If your child struggles with poor screen time habits, a digital detox for kids can be extremely helpful. Learn more about how it can help plus a new children’s book that highlights the fun of the real world when you turn off your device.
Meet Henry. He is a little boy with a tablet and, like so many of his peers, he finds it exceedingly difficult to put down his device and engage with the real world. He watches videos until his head hurts and thinks constantly about unlocking the next level of his video game, even when he is not playing.
When Henry’s parents take him on a trip to a remote cabin in the woods, he is not supposed to bring his tablet, but he finds this hard to accept. It leads to some tough conversations with his parents and some alarming information about the negative effects of screen addiction in kids.
Table of contents
- The Negative Effects of Too Much Screen Time
- How a Digital Detox Can Help Kids
- How to Implement a Digital Detox for Kids
- Learn More About Reducing Your Family’s Screen Time
Henry is the subject of a new children’s book called Henry’s Tech-Free Trip: A Family Adventure. Written by Kylen Ribeiro and Michelle Zofrea and illustrated by Morgan Jennings, the book is for kids aged 6 to 12, but its message is relevant to kids of all ages who might be struggling with putting down their devices.
For parents wondering how to broach the topic of excessive screen time with their kids, Henry’s Tech-Free Trip could be a good way to kickstart the ongoing discussion.
Henry’s parents touch on some of the major effects of excessive screen time in the book, including compromised brain development and blue light exposure, as well as the less obvious effect of electromagnetic field (EMF) radiation.
While Henry gets only a cursory introduction to these topics (it is a children’s book, after all), we can afford to dig a little deeper into what these issues are, how they are affecting kids, and what steps we as parents can take to protect our children.
The Negative Effects of Too Much Screen Time
While screen-based entertainment might seem like a parent’s dream come true (what else keeps kids consistently quiet and distracted for so long?), it comes at a cost to children’s emotional, physical, and neurological wellbeing.
There are the most obvious concerns, such as
- children spend long periods of time being sedentary
- they miss out on physical activity and the development of gross and fine motor skills that happens through active play
- they can suffer from vision problems or digital eye strain
- they spend more time looking at their devices than into the faces of their family and friends, which stunts the development of facial cue recognition, language skills, and even empathy.
One recent study suggests that screens displace up to 2,000 hours a year that would otherwise be spent in face-to-face interactions with friends and family. That adds up to a significant loss of opportunity for growth and learning.
Then, there are less obvious side effects that come from too much screen time.
Nightly Screen Time Can Disrupt Sleep
The blue light emitted from screens is known to inhibit the release of melatonin, a hormone that causes sleepiness and indicates to your body that it is time to rest.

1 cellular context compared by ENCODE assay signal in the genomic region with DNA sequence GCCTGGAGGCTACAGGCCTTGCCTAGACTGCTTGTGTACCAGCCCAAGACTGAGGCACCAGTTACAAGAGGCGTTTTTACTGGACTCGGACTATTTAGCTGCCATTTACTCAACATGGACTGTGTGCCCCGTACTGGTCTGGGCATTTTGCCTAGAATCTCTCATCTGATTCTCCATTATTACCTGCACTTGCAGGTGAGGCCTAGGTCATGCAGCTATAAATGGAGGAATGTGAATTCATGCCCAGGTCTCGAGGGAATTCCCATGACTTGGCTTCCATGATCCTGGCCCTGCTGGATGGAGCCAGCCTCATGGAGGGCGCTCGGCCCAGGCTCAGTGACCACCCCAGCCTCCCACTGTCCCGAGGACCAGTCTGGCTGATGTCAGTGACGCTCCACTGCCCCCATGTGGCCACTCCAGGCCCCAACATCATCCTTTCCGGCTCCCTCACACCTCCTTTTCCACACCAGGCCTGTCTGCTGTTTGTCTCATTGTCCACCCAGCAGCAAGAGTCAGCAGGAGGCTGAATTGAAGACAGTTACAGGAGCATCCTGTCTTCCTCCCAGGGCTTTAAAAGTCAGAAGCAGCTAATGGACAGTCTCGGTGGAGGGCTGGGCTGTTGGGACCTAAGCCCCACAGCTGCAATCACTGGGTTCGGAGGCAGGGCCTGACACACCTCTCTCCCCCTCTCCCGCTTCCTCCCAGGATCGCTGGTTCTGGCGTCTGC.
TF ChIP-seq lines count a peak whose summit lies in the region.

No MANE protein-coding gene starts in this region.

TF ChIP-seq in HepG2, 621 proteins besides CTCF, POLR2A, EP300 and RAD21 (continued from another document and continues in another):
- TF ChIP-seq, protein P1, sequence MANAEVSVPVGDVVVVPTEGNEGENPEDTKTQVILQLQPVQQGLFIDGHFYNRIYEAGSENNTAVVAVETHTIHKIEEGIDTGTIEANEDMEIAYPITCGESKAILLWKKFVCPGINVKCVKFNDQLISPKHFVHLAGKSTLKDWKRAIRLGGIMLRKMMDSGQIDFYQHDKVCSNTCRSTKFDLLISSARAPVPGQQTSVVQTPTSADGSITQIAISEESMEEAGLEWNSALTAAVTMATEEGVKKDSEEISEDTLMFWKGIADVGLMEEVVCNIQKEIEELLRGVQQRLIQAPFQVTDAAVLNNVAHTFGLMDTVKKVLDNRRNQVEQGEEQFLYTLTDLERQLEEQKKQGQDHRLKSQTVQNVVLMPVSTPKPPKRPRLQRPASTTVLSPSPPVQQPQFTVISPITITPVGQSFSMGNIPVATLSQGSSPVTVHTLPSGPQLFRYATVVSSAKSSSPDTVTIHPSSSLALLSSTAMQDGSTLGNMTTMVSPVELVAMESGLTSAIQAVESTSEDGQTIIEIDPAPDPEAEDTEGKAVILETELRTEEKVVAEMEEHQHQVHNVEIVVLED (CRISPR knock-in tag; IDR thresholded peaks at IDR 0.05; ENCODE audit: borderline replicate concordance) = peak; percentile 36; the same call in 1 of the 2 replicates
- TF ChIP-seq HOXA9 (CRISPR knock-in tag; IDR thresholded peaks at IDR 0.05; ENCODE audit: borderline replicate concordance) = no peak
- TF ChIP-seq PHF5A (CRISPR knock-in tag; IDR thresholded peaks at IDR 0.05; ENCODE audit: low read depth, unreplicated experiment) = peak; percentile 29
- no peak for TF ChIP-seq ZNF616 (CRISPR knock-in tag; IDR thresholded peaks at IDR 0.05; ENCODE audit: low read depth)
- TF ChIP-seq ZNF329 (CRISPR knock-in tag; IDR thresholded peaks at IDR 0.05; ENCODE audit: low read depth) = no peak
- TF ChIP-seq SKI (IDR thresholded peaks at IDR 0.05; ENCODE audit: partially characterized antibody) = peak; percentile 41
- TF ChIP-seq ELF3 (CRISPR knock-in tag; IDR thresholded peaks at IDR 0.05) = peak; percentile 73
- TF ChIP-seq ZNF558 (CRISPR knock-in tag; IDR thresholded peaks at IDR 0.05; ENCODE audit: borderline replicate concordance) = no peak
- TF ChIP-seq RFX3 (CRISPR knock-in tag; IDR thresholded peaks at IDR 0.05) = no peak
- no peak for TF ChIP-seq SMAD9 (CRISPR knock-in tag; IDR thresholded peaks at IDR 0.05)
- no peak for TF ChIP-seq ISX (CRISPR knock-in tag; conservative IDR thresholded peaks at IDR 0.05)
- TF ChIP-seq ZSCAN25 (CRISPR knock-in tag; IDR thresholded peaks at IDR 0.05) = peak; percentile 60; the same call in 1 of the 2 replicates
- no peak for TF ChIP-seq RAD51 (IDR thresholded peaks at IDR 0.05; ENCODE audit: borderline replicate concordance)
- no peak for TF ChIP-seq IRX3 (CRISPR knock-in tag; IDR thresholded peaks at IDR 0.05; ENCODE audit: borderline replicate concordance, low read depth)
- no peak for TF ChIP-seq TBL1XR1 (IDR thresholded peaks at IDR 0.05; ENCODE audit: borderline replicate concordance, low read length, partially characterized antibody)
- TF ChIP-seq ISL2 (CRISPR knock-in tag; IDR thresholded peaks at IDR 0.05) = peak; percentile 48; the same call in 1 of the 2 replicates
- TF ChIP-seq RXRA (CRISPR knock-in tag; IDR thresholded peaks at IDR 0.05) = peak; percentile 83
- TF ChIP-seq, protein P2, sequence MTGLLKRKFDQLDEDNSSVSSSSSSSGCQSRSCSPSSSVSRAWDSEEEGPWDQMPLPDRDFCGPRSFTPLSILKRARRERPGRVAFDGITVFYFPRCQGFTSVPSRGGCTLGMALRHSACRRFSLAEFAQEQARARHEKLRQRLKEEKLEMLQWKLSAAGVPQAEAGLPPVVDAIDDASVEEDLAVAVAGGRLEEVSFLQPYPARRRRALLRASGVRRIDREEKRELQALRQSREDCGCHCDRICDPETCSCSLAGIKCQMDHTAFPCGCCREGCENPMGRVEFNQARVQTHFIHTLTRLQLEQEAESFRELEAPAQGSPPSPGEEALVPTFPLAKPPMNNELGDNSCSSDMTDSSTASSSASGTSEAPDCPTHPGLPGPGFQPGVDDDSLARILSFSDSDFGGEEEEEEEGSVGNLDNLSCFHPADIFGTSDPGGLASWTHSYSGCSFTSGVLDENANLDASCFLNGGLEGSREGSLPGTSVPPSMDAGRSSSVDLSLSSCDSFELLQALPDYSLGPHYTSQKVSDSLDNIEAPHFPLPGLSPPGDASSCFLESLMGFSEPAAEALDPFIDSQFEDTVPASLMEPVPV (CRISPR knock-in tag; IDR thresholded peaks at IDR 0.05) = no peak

Excessive screen time can disrupt a person’s circadian rhythm, or natural sleep-wake pattern that is tied to daylight and nightfall.
This means that, not only is a device giving a young child a reason to stay awake longer, i.e., they’re having too much fun playing a game to log off, but the actual light it emits is preventing natural sleepiness from setting in. And when they do finally settle down, they likely will not sleep as well, having looked at the bright blue screen right up until bedtime.
If your child struggles to sleep, the digital detox outlined below can be a great help. You can also try mindfulness techniques to help kids sleep better.
Excessive Screen Use Stunts Emotional and Social Development
The emotional repercussions of too many screens include loneliness and isolation, a lack of resilient friendships, poor communication skills, low self-esteem, body image issues, and, in some kids more than others, a continuous state of hyper-stimulation that is difficult to overcome.
Screen-based games tend to heighten kids’ emotions and, when they are particularly susceptible or accustomed to them, the real world pales in comparison and feels quite boring. An overstimulated kid struggles to know how to function in reality because he or she is so used to the amped-up noises, colors, and activities of virtuality.
Too Much Tech and Screen Use Affects a Child’s Growing Brain
Neurologically, evidence is starting to mount that excessive screen time poses a threat to optimal brain development.
When researchers have used MRIs to measure the thickness of grey matter on the surface of children’s brains, as well as the depths between their brain folds, they have found that the brains of kids with higher levels of digital media use were better at visual processing. However, they were underdeveloped in areas that support more complex skills, like language development, encoding memories, and understanding facial expressions.